Gin Fling (Bootleg Springs #5) - Lucy Score



“Activate those glutes,” I told the nineteen-year-old star of his college baseball team.

“Dude, if I activate them any harder, they’ll turn to stone,” Eric complained, hefting the bar off the floor.

“Looks like he’s doing just fine from where I’m standing,” Mrs. Morganson observed from her vantage point directly behind him.

It was deadlift day.

Once a week, I turned the weight room at Bootleg Springs High School into an open gym for all ages and abilities. The room was crammed full of equipment and smelled like sweaty, unshowered youth. The short windows just beneath the drop ceiling were stingy with the sunlight they let in.

But we made it work.

It should have been a disaster. I was coaching kids on their summer break from college, middle-aged newbies just starting their fitness journey, a few long-time lifters, and a couple of senior citizens. Some were actually here to work out. Others were in attendance primarily for the eye candy.

But somehow, no matter who showed up, we all had a damn good time.

“Nice job,” I said, slapping Eric on the back when he dropped the weight bar with a resounding clang. The kid was a hell of a lot stronger than his long, lanky frame let on.

“Woowee!” Mrs. Morganson cheered.

Minnie Faye, owner and operator of Minnie’s Meow Meow House, elbowed her friend. “Don’t get us booted out of here like you did the football team’s car wash,” she cautioned.

Both ladies bent to pick up their significantly lighter bars. I winked at them as they made an energetic show of practicing the lift.

“How you doing, D?” Doris to her family and D to her gym friends was glaring at her barbell.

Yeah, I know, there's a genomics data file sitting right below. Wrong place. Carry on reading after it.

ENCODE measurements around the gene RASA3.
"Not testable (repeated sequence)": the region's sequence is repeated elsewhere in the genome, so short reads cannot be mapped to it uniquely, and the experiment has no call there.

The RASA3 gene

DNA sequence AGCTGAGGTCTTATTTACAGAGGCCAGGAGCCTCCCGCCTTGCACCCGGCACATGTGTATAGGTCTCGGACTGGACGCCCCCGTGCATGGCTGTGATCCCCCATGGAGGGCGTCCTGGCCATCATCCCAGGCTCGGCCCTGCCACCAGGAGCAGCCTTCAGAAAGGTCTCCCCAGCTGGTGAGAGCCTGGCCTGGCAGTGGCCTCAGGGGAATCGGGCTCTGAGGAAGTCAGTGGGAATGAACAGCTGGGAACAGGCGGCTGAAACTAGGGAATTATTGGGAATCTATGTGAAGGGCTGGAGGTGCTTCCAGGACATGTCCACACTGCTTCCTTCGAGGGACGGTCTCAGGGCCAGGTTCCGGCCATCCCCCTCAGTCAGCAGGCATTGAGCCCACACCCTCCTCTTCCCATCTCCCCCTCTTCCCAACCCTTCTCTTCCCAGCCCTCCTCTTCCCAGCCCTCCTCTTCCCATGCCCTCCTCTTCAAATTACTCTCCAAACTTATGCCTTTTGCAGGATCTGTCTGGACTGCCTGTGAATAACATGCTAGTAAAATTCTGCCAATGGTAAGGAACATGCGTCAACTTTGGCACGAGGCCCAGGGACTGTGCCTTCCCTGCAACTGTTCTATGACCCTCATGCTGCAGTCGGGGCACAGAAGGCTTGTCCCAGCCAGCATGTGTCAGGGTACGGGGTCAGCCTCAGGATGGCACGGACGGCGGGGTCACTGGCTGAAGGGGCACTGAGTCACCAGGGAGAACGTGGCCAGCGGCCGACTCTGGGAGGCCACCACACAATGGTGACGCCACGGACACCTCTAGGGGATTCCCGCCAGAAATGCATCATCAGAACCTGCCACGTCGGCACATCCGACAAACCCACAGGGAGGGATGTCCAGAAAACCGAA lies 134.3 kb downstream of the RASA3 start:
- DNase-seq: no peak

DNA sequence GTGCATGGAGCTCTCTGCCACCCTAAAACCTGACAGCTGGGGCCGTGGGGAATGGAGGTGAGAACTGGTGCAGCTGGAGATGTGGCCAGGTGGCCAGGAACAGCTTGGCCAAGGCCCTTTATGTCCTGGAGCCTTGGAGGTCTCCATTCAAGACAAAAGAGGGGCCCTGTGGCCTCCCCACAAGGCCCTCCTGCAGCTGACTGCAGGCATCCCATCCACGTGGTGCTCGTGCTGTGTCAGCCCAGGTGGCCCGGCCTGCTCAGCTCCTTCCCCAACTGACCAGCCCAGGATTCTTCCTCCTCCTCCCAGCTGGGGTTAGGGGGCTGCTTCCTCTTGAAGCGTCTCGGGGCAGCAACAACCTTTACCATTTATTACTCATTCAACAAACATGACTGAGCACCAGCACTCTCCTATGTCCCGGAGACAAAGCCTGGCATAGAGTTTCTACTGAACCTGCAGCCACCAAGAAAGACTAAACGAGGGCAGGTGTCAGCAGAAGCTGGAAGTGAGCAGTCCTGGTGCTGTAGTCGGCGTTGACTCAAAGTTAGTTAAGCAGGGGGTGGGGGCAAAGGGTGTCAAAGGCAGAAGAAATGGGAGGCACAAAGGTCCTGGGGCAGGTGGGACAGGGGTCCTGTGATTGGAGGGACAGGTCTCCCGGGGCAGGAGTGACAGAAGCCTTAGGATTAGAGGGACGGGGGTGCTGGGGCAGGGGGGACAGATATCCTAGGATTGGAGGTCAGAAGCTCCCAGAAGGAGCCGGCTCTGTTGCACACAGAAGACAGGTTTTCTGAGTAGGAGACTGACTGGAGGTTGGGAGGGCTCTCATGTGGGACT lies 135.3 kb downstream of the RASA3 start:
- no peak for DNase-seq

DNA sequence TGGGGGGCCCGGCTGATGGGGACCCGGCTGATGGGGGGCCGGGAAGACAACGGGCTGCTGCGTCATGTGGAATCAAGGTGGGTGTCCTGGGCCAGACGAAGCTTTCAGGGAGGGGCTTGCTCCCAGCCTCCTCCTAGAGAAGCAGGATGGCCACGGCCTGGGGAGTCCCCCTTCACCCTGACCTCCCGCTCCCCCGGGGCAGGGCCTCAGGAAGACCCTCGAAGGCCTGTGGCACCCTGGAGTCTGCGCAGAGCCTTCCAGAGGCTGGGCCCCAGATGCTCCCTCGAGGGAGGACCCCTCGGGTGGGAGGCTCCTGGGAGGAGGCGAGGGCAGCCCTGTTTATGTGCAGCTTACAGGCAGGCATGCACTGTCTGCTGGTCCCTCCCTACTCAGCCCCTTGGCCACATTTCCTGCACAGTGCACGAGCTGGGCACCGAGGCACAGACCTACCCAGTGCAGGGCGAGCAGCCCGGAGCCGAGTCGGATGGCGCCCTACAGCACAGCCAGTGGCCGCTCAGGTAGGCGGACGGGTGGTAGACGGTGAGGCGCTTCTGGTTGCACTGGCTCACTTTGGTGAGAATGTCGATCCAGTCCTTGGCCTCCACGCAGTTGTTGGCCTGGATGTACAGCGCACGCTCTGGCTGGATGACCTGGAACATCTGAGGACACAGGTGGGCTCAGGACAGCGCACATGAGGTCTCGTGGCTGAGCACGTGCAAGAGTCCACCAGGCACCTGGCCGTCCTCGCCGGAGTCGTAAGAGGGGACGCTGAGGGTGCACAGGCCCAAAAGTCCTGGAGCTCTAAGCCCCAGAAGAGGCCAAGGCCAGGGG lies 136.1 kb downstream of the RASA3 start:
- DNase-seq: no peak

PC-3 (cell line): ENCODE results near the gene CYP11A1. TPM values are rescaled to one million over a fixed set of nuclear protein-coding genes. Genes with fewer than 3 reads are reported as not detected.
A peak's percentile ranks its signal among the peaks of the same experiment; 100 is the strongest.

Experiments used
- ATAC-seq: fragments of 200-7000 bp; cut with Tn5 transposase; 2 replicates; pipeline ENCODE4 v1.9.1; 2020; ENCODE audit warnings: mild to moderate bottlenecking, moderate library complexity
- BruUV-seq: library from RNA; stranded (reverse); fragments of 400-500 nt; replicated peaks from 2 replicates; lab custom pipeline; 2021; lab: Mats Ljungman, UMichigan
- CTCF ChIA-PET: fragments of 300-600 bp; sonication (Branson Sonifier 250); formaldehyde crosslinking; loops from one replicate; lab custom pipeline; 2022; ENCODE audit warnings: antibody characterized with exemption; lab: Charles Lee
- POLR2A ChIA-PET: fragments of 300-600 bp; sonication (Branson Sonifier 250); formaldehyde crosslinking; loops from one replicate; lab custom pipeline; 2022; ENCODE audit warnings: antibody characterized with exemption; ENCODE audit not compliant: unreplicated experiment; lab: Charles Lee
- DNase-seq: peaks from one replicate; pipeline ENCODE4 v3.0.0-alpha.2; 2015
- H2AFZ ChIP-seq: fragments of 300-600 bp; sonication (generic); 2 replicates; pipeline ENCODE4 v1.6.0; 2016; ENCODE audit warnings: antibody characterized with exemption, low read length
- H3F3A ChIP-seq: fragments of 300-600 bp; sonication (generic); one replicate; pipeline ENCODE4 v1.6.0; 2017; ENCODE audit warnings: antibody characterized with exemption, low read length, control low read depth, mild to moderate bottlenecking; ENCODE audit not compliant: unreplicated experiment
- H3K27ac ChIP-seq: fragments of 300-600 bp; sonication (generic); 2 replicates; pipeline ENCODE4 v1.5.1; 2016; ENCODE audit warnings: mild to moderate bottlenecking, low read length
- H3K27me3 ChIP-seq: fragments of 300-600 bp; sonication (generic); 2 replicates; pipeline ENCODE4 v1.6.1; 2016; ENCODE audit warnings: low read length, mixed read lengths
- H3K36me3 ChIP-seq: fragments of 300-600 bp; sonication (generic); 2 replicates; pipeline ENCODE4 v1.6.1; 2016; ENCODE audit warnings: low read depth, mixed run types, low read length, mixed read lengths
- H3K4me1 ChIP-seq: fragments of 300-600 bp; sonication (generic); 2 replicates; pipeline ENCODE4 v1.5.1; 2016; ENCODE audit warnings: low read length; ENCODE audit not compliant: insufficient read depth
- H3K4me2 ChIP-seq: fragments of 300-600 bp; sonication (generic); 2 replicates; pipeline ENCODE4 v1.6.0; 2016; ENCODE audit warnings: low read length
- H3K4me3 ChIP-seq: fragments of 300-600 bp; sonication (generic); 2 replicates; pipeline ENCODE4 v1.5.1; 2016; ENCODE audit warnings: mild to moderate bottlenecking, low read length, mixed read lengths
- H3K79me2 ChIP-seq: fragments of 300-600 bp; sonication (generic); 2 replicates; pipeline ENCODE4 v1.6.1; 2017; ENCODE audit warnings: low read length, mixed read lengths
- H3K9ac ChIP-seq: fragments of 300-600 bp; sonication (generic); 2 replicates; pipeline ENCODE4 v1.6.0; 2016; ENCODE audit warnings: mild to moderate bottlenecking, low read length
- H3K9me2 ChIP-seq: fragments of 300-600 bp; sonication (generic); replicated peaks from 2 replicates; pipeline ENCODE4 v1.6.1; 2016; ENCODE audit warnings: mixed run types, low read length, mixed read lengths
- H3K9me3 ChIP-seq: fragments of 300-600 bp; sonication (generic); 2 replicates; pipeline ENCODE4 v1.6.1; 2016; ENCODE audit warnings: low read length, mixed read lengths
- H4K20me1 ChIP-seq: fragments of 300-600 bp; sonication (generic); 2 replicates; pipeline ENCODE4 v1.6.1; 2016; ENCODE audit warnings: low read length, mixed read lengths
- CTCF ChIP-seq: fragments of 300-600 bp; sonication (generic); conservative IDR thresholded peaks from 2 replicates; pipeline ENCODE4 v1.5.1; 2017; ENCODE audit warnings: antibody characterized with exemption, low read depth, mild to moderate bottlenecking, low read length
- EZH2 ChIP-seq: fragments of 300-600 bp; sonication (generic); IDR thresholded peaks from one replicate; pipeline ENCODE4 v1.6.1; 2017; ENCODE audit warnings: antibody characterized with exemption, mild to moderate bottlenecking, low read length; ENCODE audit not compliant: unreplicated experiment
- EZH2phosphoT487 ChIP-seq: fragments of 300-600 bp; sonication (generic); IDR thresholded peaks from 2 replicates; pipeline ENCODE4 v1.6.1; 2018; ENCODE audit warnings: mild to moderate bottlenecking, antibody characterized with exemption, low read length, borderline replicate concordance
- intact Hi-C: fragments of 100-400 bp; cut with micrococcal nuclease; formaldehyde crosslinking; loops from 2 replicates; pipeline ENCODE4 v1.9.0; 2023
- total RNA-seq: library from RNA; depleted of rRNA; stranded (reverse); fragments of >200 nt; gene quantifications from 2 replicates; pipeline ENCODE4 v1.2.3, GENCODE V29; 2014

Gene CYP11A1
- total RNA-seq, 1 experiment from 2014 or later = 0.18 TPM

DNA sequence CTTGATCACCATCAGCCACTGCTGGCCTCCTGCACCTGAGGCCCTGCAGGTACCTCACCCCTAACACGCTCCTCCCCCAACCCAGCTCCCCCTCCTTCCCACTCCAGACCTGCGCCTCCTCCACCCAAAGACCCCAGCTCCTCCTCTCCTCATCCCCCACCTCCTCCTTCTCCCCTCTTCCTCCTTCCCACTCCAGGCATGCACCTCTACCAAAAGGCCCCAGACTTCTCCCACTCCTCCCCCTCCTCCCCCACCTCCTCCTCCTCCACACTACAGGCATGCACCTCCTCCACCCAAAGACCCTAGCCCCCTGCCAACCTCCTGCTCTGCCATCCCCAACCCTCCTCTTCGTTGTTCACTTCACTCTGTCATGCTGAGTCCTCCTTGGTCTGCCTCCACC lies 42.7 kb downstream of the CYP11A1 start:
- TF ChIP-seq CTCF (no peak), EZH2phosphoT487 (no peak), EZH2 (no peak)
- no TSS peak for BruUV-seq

“I wanted a PR today.” Frustrated, she swiped the sweat off her forehead with the hem of her t-shirt. Doris was fifty-six and three years on this side of a heart transplant. She’d tracked me down about a whole day after I decided to bring my personal training business to Bootleg last year.

In a town this size with residents this close, news traveled fast.

She’d told me since someone had to die for her to be here, she didn’t want to let them down. We had our first workout together that day. A walk through the lakefront park.

We started small and slow, but her commitment never wavered. She’d already quit smoking before the transplant. After, she’d taken up walking. Soon I had her jogging and hanging around my pop-up boot camps. Then she’d discovered a deep love of heavy lifting. Somewhere along the way, she’d dragged her husband, Josh, into it. Josh had lost twenty-five pounds and started rowing. Doris added ten pounds of lean muscle and was currently glaring at the weight plates on her bar that stood between her and her new personal record.

“How much you got on there?” I asked, already knowing the answer.

“Two hundred. Can’t get the dang thing off the ground.” She kicked at the bar with the toe of her sneaker.

“Tell you what. Go grab a quick drink. I’m gonna take some of the weight off, and we’ll check out your form at eighty or ninety percent of your max. Okay?”

She sighed, shrugged. “Yeah. Okay.”

“Not every day is a PR,” I reminded her.

“Yeah. Yeah.”

“She went to bed early last night so she’d be rested for lifting,” Josh told me when Doris walked away. “Gonna be pissed if she can’t beat her last.”

“Don’t I know it,” I said, pulling a plate off each side of the bar. I swapped a couple out and reassembled the rig.

“That looks like more than—”

“Zip it,” I warned him as Doris came back. Josh busied himself with his own bar and played it cool.

“Ready?” I asked her.

“Yeah. I don’t know what my problem is. Just feeling weak, I guess. Maybe it’s allergies?”

“Maybe,” I said, gesturing for her to step behind the bar.

“How much is this?” she asked, adjusting the headband that tamed her wild, curly bob.

“Don’t worry about the number. I just wanna check your form. We’ll get you to where you want to be when you’re meant to be there,” I promised her.

“I know. I know. It might not be today, but we will get there.” She recited one of my many pep talks with a sigh. “I just really wanted it to be today. Today’s the day, you know?”

“Your anniversary?”

“Three years ago, I was on death’s door and woke up with a new ticker.” She thumped a fist to her chest. “Kinda wanted to be able to email the donor’s family and tell them I hit